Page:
If you don’t love what you do for a living, you are not likely to ever be as creative or as productive as you could be and the workplace around you will not ever likely be a WOW factor workplace. If you are not thrilled with your job or your contributions, chances are you will be a drag on those around you, you will pull down your peers, and you will disappoint those you serve. An unhappy workforce will inevitably have a negative impact on profitability.

Unhappiness, in general, can lead to depression and a whole host of health issues which may detrimentally impact one’s wellbeing, both inside and outside of work.

Can you share 5 things that managers and executives should be doing to improve their company work culture? Can you give a personal story or example for each?

Relentlessly share a WOW vision. Make sure everyone in the chain of command understands the organization’s mission, vision, and values. Each and every team member needs to find purpose and meaning in what they do.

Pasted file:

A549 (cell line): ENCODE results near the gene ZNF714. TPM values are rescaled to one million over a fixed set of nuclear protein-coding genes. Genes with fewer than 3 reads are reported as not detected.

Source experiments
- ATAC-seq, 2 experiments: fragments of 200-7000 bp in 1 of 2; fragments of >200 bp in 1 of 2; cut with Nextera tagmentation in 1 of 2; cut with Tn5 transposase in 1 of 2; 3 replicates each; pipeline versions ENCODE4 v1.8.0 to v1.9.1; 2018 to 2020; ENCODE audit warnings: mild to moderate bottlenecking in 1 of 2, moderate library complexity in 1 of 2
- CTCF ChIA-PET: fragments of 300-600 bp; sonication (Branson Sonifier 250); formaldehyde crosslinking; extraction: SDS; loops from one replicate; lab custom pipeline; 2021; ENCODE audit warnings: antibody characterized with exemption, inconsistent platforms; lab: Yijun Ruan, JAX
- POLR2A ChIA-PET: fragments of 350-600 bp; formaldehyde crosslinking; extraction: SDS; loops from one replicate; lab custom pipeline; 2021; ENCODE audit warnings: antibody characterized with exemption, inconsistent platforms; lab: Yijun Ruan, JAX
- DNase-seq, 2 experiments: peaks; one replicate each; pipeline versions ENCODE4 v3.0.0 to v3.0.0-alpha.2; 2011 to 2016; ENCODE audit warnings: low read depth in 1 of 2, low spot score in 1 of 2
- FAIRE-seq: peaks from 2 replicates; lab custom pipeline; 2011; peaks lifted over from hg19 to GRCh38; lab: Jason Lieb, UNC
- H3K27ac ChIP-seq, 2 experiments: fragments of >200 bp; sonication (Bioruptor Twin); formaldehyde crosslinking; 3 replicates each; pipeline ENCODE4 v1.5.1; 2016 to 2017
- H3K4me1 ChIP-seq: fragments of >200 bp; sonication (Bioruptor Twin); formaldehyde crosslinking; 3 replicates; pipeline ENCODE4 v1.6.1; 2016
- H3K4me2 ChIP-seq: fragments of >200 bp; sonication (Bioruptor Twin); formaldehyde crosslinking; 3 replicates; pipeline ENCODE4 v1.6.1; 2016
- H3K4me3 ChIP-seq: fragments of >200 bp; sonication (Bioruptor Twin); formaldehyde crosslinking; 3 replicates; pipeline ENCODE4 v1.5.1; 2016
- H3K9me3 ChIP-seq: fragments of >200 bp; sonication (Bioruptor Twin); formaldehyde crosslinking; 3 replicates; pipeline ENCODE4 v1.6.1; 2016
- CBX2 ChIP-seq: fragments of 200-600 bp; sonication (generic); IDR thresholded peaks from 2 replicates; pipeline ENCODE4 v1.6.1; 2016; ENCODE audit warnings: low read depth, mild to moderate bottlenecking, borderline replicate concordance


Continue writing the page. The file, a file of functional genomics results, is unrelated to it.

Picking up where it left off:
It’s difficult for employees to get excited about the mission, vision and objectives of an organization if they don’t know what these things are. It’s impossible for managers to align team members’ personal visions of success with the organization’s vision for success if such things are not made crystal clear and readily understood.

Virtually every corporation I worked for during my Fortune 150 career administered an annual employee satisfaction survey. One company, which I worked with for nearly a decade, lured me in when a good friend who worked there suggested I would love the values and vision of their executive leadership team.